Now Mylan is accused of participating in a price-fixing scheme for diabetes drugs

Mylan is facing problems beyond the EpiPen.
Image: drew angerer/Getty Images

You’d think one scandal would be enough.

Mylan, the company that came under fire this summer for systematically raising the price of the EpiPen, is caught up in another drug price scheme.

The pharmaceutical player is one of six companies accused of inflating prices of a diabetes drug and an antibiotic, according to the New York Times. The complaint centers on generic, rather than brand-name, drugs.

A civil complaint filed by 20 states claims that the drug companies coordinated a price-fixing scheme through personal phone calls and texts as well as “informal industry gatherings,” the Times said.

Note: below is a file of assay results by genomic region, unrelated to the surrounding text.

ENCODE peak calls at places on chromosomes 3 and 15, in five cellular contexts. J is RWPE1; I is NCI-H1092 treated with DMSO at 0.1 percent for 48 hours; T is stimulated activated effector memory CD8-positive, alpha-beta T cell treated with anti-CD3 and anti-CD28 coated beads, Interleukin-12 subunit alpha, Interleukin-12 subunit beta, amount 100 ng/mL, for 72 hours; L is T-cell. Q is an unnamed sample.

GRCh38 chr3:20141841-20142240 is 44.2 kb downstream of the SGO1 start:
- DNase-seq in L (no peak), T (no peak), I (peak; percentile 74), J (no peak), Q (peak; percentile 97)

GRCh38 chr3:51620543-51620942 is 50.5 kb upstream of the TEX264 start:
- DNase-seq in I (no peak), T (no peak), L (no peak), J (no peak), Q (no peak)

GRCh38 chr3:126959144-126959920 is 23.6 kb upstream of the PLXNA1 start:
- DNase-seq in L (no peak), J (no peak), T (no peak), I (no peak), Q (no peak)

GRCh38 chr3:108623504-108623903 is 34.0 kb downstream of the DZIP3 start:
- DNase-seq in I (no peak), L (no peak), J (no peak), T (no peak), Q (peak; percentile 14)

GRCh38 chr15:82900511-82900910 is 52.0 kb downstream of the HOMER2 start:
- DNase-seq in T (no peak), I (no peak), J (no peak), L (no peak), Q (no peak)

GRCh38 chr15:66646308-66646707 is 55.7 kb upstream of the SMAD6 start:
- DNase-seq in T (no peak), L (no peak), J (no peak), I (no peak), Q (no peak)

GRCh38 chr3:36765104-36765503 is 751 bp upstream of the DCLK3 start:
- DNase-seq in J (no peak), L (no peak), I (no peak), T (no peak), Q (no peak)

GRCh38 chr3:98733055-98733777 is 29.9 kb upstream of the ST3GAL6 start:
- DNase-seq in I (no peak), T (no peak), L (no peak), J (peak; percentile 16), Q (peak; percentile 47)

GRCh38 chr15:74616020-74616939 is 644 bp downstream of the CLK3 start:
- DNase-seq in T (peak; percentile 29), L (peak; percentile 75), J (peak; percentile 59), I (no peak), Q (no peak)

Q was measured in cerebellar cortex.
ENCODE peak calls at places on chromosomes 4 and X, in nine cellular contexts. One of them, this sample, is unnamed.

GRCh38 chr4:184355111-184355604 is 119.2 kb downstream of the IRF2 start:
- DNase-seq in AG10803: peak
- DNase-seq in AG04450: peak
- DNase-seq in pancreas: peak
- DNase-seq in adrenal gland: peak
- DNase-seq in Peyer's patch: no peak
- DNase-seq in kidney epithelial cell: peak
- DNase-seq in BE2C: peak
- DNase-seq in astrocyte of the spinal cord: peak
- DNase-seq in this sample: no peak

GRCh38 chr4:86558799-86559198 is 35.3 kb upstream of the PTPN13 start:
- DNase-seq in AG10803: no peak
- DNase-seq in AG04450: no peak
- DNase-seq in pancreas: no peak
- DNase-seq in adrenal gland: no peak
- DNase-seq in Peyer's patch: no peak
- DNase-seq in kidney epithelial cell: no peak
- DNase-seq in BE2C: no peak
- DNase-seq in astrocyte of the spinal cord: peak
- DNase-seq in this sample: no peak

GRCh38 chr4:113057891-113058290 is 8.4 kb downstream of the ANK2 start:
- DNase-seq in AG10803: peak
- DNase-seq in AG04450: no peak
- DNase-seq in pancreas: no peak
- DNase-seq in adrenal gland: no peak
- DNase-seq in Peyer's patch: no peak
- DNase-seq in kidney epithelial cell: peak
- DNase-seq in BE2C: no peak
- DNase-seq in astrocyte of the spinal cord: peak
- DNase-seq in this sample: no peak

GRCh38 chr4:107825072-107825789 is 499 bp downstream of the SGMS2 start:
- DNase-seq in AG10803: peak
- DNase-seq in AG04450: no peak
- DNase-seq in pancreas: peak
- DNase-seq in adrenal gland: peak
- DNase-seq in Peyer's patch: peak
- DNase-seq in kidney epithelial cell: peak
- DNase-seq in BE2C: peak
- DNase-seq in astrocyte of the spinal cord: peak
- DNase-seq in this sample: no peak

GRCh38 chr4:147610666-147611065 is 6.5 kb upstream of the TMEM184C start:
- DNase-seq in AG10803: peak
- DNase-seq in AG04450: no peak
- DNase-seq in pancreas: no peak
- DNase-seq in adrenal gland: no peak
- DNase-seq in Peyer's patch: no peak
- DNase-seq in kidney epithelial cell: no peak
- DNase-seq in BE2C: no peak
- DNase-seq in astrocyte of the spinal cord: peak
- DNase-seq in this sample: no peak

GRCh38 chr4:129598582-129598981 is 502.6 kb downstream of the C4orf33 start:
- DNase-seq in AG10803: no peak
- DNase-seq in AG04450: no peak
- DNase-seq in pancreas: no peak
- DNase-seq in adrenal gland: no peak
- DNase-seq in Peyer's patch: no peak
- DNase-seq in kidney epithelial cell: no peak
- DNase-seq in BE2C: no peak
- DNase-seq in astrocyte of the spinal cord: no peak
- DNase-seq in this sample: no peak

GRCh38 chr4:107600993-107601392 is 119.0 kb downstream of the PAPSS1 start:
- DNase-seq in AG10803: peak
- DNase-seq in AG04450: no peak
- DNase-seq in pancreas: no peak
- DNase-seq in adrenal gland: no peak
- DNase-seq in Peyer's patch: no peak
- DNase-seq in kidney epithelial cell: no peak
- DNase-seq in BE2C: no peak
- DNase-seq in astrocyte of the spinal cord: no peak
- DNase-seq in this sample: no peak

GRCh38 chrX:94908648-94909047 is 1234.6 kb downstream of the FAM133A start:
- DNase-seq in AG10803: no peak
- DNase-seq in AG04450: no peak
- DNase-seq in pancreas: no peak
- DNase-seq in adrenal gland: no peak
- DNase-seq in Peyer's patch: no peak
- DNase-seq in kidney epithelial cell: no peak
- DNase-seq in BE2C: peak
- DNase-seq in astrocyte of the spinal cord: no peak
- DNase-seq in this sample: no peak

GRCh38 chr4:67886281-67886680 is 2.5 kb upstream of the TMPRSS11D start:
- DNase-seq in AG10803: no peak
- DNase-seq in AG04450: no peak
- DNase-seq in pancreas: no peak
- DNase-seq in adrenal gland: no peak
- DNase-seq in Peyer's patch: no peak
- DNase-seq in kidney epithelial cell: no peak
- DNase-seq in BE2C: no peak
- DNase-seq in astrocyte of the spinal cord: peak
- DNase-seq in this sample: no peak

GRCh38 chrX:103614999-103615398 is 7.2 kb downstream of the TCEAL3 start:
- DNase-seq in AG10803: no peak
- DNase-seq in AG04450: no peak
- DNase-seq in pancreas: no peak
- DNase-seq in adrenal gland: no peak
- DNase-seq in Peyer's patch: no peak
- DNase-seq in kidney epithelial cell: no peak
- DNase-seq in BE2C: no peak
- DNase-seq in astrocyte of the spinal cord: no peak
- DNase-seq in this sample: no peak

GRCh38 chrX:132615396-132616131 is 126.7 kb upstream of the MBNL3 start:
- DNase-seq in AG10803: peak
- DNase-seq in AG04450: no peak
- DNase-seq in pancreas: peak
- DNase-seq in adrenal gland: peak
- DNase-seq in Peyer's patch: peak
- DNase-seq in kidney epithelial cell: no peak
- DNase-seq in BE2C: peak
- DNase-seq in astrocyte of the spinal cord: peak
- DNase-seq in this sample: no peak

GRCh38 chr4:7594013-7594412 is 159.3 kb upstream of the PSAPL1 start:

The complaint also names Teva Pharmaceuticals and the smaller companies Aurobindo, Citron, Heritage and Mayne. Teva is the world’s largest manufacturer of generic medicines, the Times noted.

This price fixing accusation revolves around anti-competitive coordination between companies, as opposed to the EpiPen outrage which involved only Mylan. In that case, the company steadily and steeply raised the price of the life-saving anti-allergy tool over the course of nearly a decade.

Mylan owned the rights to the brand-name product, and only introduced a generic option this week after months of outrage.

A Mylan spokeswoman told the Times that the company knew of no evidence that Mylan participated in price-fixing.

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